Wisconsin Asks Roberts Court to Review Admitting Privileges Law

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Wisconsin Asks Roberts Court to Review Admitting Privileges Law

Jessica Mason Pieklo

If the petition is granted, the Supreme Court could dramatically limit how abortion restrictions are challenged.

Attorneys for the State of Wisconsin have asked the Roberts Court to review a decision by the U.S. Court of Appeals for the Seventh Circuit preliminarily blocking a portion of a Wisconsin law that requires doctors performing abortions to have admitting privileges at nearby hospitals. The petition seeks review of the ruling that the requirement creates an undue burden on a woman’s right to choose abortion, but that’s not the main thrust of the petition. If attorneys for the state have their way, the Roberts Court could drastically limit who has standing to challenge abortion restrictions.

Normally, the courts do not allow third parties to challenge laws based on the violations of the constitutional rights of others. But in a 1976 Supreme Court opinion, a plurality of justices ruled that prohibition on third-party standing did not apply to abortion providers challenging a regulation that prohibited Medicaid funds from being spent on abortions. The justices in that case reasoned that abortion providers should be able to assert claims based on the rights of their patients because of the close relationship between a physician and patient, and the fact that there would be little lost in effective advocacy due to the difficulties women face in bringing challenges themselves.

Attorneys for the State of Wisconsin say that reasoning should not apply to cases like this one because abortion providers are challenging restrictions aimed at protecting maternal health. According to the state, when lawmakers regulate abortion based on “maternal health” concerns providers and patients no longer share a commonality of interest enough to allow doctors to challenge those restrictions on their behalf. “When maternal health regulations are challenged, abortion providers’ interests may not be aligned with their patients’ interests,” the petition reads.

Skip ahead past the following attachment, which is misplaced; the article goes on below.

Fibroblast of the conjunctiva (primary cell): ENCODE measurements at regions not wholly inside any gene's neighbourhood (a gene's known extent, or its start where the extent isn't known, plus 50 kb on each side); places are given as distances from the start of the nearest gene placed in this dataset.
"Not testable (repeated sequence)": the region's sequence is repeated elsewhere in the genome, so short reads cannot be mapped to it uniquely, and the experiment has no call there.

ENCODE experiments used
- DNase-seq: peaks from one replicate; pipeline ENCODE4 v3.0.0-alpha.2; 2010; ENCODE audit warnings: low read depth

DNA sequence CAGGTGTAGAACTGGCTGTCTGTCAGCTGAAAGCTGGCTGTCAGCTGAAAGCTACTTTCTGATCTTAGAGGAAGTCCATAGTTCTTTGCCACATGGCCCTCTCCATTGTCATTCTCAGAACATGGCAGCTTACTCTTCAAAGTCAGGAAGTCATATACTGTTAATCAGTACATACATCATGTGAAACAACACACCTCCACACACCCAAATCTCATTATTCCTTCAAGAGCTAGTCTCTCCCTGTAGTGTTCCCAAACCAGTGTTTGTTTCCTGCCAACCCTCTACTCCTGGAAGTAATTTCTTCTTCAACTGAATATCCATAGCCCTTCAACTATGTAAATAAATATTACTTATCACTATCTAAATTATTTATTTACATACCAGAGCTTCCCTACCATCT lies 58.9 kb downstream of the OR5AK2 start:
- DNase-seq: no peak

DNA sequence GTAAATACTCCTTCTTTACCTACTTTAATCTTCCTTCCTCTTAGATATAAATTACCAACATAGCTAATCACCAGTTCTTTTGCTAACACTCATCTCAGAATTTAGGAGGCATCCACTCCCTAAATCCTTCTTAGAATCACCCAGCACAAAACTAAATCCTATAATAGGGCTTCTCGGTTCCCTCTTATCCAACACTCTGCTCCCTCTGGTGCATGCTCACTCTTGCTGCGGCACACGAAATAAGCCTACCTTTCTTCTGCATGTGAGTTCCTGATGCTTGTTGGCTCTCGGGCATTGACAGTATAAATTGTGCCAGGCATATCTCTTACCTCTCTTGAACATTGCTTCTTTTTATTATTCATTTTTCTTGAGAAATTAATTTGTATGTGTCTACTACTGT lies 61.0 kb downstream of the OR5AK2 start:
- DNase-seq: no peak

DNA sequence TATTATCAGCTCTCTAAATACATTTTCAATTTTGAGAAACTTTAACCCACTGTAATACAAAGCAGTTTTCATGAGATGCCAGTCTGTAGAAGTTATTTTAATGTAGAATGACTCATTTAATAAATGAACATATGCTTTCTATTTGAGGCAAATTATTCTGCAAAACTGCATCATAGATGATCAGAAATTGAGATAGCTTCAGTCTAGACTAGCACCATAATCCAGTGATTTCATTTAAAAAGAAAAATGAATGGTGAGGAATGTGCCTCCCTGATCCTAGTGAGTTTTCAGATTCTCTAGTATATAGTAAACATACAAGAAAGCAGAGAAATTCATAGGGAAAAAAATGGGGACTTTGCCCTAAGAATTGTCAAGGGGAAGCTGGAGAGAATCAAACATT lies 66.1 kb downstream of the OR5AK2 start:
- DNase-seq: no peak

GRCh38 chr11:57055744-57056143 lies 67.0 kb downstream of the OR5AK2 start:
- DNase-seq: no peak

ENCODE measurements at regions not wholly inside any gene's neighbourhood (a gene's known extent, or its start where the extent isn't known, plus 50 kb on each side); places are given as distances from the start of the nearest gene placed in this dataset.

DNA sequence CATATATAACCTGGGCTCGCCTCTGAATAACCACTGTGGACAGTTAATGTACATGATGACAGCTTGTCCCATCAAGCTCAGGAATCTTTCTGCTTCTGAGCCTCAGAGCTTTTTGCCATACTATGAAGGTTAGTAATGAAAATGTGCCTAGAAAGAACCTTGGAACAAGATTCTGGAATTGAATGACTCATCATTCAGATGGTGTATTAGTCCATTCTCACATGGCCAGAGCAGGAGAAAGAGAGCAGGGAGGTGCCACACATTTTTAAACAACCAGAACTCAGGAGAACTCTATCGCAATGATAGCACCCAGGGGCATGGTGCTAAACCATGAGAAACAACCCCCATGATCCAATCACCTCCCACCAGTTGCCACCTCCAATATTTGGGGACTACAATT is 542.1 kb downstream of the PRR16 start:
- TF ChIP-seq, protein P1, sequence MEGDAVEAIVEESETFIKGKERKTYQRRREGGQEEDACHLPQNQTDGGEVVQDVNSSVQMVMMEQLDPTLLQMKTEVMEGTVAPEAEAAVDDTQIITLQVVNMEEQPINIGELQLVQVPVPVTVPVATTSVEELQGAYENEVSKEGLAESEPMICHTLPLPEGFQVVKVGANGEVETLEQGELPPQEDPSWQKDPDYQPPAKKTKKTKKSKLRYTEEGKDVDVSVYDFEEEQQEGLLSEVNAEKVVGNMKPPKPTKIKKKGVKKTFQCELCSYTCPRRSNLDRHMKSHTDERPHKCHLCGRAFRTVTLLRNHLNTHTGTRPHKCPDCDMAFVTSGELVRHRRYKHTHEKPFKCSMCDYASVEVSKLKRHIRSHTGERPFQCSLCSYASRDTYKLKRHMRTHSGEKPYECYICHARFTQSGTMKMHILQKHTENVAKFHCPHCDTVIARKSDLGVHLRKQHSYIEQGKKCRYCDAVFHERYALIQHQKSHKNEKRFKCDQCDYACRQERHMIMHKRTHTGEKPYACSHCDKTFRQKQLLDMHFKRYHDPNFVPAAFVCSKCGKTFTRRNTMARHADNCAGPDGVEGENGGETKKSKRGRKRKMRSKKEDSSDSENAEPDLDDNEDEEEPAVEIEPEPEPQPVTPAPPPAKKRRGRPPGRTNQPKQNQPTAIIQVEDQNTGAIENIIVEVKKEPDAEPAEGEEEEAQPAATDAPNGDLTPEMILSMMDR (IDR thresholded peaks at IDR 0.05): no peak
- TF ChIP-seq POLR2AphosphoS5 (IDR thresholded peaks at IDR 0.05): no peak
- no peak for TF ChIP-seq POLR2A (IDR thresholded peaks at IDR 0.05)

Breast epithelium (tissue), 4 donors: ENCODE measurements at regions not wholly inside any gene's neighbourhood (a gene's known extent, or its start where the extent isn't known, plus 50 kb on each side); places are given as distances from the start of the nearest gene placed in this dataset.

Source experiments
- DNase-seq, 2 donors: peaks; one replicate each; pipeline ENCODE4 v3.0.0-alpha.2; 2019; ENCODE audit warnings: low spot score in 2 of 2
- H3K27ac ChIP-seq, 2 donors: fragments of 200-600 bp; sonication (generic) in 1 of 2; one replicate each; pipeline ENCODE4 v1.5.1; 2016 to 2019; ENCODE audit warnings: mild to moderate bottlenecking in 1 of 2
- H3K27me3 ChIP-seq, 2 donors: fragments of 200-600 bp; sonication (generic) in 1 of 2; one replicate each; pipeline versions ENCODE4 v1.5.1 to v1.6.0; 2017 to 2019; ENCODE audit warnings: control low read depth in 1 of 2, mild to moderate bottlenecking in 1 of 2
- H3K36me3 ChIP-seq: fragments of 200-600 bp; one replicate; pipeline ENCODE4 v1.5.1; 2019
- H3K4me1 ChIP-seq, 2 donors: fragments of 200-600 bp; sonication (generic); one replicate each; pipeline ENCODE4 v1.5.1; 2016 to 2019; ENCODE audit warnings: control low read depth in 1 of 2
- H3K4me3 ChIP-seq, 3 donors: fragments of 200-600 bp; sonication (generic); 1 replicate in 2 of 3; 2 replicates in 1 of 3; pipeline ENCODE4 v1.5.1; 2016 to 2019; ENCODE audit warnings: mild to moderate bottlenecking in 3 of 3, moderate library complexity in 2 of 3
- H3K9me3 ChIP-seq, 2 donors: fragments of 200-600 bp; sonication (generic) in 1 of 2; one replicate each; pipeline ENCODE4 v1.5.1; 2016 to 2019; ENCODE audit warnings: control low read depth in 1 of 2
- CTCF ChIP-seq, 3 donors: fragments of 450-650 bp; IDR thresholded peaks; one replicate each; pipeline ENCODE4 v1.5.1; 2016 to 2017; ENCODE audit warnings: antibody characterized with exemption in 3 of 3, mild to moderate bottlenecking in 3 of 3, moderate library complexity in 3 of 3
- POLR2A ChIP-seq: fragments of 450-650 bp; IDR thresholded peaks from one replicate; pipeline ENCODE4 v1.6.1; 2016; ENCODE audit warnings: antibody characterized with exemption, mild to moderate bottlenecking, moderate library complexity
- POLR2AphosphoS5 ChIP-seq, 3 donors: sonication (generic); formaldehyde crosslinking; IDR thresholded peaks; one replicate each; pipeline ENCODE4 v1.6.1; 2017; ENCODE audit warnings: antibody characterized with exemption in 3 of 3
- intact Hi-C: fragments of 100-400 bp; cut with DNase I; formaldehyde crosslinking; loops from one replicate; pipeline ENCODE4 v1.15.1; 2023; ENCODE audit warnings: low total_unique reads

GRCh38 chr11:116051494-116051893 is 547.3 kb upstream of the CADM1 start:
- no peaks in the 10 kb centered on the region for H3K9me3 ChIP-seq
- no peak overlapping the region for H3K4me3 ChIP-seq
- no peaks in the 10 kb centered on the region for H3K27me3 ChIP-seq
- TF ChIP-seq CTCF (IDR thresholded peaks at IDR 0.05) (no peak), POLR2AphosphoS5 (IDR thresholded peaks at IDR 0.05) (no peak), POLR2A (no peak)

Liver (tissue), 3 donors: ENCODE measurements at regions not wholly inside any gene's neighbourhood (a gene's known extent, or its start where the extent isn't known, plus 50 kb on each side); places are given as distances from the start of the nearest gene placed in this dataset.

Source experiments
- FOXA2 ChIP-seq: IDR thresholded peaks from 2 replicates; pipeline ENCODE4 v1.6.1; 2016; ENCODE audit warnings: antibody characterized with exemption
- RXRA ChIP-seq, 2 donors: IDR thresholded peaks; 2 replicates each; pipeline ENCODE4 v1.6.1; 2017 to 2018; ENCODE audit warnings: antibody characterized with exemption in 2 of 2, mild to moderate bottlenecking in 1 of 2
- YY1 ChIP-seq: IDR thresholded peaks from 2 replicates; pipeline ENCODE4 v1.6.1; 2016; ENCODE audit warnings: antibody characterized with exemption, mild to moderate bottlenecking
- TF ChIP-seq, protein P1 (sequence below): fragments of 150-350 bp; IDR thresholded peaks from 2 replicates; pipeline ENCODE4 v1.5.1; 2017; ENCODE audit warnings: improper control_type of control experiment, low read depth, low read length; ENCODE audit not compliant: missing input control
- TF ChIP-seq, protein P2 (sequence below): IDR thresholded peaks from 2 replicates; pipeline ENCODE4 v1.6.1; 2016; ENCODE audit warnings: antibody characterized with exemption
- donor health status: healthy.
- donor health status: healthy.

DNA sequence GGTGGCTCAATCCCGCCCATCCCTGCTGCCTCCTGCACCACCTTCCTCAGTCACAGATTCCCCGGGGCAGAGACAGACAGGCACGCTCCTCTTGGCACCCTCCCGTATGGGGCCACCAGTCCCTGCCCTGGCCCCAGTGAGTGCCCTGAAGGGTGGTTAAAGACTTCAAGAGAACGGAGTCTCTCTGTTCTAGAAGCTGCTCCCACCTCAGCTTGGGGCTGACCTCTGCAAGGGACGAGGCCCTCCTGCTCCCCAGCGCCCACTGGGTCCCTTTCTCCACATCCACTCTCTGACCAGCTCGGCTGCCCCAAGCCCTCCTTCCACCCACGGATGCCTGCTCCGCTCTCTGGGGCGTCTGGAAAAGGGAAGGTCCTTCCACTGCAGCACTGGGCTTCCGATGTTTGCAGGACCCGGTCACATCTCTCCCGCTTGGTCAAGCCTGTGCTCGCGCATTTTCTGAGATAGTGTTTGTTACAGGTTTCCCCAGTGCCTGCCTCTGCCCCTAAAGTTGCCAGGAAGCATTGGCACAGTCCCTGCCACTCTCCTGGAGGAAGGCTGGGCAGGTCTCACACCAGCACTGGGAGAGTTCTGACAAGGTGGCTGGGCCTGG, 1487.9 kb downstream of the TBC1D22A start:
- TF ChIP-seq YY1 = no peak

“The court should grant the petition to develop clear limitations on an abortion providers’ right to represent the interest of their patients,” the petition states. “Abortion cases will proceed differently depending on whether abortion-seeking women or abortion providers control the litigation.”

Roe is gone. The chaos is just beginning.

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Attorneys for the state also claim the Seventh Circuit ruling is in conflict with other circuit courts, like the U.S. Court of Appeals for the Fifth Circuit, on the question of whether requiring abortion providers to have hospital admitting privileges constitutes an “undue burden” on the right to an abortion. The Fifth Circuit allowed a similar Texas law to take effect while a legal claim to its constitutionality proceeded. In November 2013, the Supreme Court refused to intervene in that challenge.

“It is deeply disappointing that politicians in Wisconsin continue to waste taxpayer dollars to litigate these dangerous and unconstitutional laws,” said Teri Huyck, president and CEO of Planned Parenthood Advocates of Wisconsin, in a statement. “Far from protecting women’s health, the effect of this law if enacted would be to force an abortion later in pregnancy or cut off access to safe and legal abortion.”

There is no guarantee that the Roberts Court will grant the petition for review, and no timetable for them doing so—though the opportunity to narrow the issue of legal standing and who has the right to challenge abortion restrictions is one the conservative wing of the court is likely interested in. Were they to grant review and rule the way attorneys for the State of Wisconsin have asked, then doctors and clinics will no longer be able to file challenges to abortion restrictions lawmaker pass as “maternal health” restrictions. That leaves only patients, and only those with the financial means to bring a lawsuit. But with federal courts largely in agreement that these admitting privileges requirements are unconstitutional, and a recent spat of rejections by the Roberts Court of opportunities to further narrow abortion rights, it is still an uphill climb for the state to get its case before the high court.

Currently a trial on the constitutionality of the Wisconsin law is scheduled to start in district court in late May.